Collaborative Benefits of Office 365 Groups
By Charles Appelseth, Kansas State University
Office 365 Groups are a feature of the Office 365 suite of apps that bundle the collaboration based apps into a single interface. The purpose of Groups is to facilitate collaborative work among people. With the guest member function, collaborating with people outside of your organization is also possible. This article will discuss the features of Groups and how those features can be used to enhance collaborative experiences in higher education. The features examined are:
- Email Functions
- Calendar Functions
- OneNote Notebook
- File Collaboration
In addition, Group settings related to the features are covered and recommended best practices for Groups will be discussed. It should be noted that this discussion is centered on the web portal interface for Groups and their features. There are desktop clients and mobile apps for many of these features, but those will not be discussed here.
Below is a video of the author presenting on the topics of Groups and Planner at the 2017 Conference on Higher Education Computing in Kansas (CHECK).
Office 365 Groups have email functions which are designed to help with email communication and organization of email content to increase efficiency of Group related email. Groups have an enhanced distribution list function upon their creation. By creating a Group and adding members to it, you will have a distribution list for the members that does not require any additional set up. This is “enhanced” because a distribution list is a way to email a Group; however, they often cannot be used for interactive emailing. The list from the Group can be used in such a way and is not limited to one-direction emailing. Group members can reply back to the message, and email can be sent using the email address generated for the Group.
Finding your Group’s Email Address
Finding the email address for your Group is not hard, but not intuitive. The easy way to find your address from within the Group is to go to the Conversations section of your Group. The Group sends out an invitation email to all Group members when they are added, and it retains a copy of the message in the Group Conversations. If you hover over the sender (your Group’s name), a popup will appear that has the Group email address.
Figure 1: Where to Find a Group’s Email Address with Relevant Sections Marked with Red Boxes
If you need to email the Group from outside of the Group, you can find the address in the same manner you would find the address for a person. Begin typing the name of the Group into the "To" field, and the name will either auto-populate, or you can click the search feature. Group addresses are stored in your organization's Global Address List, so they are searchable like for typical email users.
Figure 2: Searching for Group Name when Emailing.
Groups display email in conversations. This means that when people reply to a message sent to the Group the reply will attach to the original message. This maintains email messages on the same topic grouped together. You can set to have messages sent to the Group also sent to individual Group member’s inboxes. For messages delivered to individual inboxes is that they will either use conversation view or be shown as individual messages depending on the user’s setting for the individual inbox. So if the user’s inbox is not set for conversation view messages from the Group will not show as conversations even though that is format for the Group inbox.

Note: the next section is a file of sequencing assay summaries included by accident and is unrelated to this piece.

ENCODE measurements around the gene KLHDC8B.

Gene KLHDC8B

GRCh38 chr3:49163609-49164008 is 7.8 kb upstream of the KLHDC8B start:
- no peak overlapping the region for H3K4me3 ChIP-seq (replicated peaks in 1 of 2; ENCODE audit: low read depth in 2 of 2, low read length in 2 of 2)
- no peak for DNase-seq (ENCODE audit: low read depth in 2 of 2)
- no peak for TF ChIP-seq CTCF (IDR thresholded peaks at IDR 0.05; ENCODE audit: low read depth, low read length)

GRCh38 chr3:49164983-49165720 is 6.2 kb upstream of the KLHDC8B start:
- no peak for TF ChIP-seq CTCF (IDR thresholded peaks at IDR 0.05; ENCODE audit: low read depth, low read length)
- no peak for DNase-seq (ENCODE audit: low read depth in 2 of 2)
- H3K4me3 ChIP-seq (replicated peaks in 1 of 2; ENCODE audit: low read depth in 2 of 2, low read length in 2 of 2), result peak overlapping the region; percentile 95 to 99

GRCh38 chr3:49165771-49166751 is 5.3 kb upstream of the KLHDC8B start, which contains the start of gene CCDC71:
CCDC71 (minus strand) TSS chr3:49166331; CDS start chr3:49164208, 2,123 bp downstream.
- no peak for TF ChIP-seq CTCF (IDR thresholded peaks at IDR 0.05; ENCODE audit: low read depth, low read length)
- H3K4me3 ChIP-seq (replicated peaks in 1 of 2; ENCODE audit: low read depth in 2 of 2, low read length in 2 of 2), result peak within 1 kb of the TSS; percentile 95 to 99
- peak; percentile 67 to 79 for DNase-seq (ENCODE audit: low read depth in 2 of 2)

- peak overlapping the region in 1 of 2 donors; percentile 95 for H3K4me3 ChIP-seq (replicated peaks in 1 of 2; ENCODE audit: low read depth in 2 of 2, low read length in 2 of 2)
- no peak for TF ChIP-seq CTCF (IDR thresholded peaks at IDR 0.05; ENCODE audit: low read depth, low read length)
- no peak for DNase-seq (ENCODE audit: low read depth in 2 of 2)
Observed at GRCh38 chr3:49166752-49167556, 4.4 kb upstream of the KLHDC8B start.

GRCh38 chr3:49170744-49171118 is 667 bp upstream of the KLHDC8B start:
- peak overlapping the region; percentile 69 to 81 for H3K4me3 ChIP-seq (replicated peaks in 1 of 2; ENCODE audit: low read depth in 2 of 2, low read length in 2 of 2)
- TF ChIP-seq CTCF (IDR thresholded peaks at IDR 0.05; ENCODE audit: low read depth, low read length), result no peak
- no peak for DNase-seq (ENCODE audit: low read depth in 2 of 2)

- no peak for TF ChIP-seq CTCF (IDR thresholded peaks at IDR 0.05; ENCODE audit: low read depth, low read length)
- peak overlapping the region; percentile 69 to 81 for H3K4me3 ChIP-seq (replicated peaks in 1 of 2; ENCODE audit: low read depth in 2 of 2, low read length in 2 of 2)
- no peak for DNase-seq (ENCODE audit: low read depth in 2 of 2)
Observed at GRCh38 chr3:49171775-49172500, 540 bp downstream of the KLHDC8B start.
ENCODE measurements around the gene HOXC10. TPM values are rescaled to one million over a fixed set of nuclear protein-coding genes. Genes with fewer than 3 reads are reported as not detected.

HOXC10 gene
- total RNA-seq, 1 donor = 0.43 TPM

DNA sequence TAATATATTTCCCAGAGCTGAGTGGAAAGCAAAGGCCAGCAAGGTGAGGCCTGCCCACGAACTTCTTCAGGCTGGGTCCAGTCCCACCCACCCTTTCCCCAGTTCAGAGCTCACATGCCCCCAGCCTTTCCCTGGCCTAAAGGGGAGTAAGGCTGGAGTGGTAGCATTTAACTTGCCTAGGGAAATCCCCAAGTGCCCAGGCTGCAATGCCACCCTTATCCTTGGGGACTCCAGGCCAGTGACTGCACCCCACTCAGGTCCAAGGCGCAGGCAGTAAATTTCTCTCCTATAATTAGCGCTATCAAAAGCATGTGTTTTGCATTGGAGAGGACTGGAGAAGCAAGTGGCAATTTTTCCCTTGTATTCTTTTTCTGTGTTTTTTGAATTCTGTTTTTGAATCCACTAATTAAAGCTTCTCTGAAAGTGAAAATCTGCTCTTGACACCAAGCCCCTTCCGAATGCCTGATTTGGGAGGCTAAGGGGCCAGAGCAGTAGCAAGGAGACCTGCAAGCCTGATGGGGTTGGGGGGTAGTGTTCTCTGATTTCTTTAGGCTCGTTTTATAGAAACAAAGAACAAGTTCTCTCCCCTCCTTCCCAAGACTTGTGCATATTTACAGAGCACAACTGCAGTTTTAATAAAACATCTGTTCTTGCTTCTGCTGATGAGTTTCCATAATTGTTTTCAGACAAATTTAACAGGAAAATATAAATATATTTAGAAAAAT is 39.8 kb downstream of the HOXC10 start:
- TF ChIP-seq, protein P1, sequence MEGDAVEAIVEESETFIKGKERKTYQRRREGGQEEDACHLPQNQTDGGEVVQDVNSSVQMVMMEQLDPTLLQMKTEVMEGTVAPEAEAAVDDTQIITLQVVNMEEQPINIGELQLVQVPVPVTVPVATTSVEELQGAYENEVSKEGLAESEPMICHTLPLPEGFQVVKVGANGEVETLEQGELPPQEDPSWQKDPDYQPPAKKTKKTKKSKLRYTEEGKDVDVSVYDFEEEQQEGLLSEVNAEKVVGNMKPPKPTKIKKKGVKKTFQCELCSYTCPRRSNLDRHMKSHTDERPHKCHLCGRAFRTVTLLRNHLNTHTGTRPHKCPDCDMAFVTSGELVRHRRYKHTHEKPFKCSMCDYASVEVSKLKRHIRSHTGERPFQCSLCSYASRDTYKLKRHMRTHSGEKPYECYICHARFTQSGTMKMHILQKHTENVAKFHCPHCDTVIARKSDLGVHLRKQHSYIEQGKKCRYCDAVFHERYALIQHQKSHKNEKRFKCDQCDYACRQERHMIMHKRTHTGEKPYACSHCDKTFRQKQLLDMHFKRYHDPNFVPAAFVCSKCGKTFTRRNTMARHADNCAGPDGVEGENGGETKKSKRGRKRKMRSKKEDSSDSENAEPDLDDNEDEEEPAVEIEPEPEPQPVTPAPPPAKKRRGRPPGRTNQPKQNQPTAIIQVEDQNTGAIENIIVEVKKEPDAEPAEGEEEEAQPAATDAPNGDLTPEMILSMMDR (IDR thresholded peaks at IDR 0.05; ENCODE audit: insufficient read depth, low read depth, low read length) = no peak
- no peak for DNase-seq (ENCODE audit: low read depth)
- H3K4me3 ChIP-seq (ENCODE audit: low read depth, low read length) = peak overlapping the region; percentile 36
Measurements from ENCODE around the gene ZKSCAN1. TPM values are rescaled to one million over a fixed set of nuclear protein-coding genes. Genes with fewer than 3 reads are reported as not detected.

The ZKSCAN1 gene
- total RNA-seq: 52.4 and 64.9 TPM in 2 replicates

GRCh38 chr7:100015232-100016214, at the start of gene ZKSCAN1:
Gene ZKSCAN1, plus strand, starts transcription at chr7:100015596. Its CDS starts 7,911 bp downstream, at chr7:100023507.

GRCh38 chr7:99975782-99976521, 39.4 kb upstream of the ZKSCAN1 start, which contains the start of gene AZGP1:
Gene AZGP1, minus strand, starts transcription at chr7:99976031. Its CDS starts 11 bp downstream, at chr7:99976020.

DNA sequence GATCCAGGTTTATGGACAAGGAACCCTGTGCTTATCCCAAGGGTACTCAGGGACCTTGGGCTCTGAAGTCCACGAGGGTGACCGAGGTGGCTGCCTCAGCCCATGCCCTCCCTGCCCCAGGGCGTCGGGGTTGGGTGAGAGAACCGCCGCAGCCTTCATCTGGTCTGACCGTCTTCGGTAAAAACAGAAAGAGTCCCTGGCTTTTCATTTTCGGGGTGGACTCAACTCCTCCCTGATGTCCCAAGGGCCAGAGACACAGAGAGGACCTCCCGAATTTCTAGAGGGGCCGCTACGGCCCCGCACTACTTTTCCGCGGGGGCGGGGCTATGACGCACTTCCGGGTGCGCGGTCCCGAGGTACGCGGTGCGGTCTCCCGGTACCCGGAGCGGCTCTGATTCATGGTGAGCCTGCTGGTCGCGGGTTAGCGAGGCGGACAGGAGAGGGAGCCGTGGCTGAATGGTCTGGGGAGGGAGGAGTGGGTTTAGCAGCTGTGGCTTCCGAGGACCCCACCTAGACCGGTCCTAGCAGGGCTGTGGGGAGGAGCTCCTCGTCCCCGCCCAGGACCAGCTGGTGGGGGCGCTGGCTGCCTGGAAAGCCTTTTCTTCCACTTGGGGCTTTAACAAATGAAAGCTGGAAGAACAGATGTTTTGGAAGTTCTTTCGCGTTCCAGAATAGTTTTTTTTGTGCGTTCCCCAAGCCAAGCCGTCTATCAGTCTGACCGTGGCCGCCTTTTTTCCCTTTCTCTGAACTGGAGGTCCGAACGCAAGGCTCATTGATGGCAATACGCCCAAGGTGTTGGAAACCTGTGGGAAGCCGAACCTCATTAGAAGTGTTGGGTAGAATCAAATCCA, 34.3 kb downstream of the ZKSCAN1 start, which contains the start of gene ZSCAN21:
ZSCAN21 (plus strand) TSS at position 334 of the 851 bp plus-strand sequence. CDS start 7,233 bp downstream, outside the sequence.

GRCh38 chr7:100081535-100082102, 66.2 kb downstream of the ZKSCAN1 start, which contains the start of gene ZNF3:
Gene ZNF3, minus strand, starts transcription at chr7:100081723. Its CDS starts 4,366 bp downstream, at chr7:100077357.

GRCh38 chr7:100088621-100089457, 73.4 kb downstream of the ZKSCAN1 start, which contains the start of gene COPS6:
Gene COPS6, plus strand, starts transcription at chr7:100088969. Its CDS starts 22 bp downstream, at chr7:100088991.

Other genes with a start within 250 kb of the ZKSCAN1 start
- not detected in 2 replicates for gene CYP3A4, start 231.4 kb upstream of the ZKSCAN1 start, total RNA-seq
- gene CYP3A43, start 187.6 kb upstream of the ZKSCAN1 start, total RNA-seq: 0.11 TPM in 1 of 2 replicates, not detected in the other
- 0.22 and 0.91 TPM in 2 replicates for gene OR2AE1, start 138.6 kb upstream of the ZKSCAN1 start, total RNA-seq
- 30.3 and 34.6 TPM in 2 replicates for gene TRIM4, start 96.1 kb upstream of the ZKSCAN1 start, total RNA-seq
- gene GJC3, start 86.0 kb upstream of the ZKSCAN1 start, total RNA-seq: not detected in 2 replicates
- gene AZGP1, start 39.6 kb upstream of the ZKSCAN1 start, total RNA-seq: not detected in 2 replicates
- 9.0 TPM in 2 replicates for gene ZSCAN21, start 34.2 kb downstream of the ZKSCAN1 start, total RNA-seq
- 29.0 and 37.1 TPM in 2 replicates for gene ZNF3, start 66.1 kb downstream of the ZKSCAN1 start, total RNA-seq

Owners of the Group can set at the group level whether to deliver messages to individual inboxes or not. Group members can set whether or not to receive Group email to their individual inbox. If a Group is delivering to inboxes, the member can override the group setting if they do not want to receive the message in their own inbox or vice versa. A Group owner can adjust this setting by going into the Group and clicking the Group avatar.
Figure 3: Locating Group Avatar
Note the avatar will appear as initials for the Group if a photo was not selected for the avatar.
After clicking the avatar a setting pane will open on the right side of the screen. This pane allows you to change settings for the Group. To have messages delivered to individual inboxes check Send all group conversations and events to member’s inboxes and then click Save.
Figure 4: Locating Inbox Delivery and Save from Group Settings
In regard to having Group messages delivered to inboxes, if a person sends the message to the Group from Conversations, they will not receive the message to their own inbox even if they have messages set to be delivered there. In our organization, this feature has caused some confusion, with cases of the message being sent multiple times to the Group because the sender thought it had not been delivered.
Deleting email in Groups has some unexpected features. First, Group email can only be deleted by an owner of the Group. Non-owner members are not able to delete messages from the Group Conversations. If a conversation is deleted, it will no longer show in the Group Conversation; however, if the message was delivered to individual inboxes the deleted message will remain in those inboxes. Second, you can only delete a conversation. This means that you cannot delete a single message. If you have a conversation that has several messages in it, all of the messages will be deleted.
Groups have built-in Calendar functions which can aid with scheduling events for Group members. The Calendar experience is another area that is a bit different from the normal experience of your personal calendars. The first quirk is that you do not view the Group calendar from within the Group. When you click Calendar in the Group, you are sent to your personal calendars with the Group calendar showing up as a new available calendar.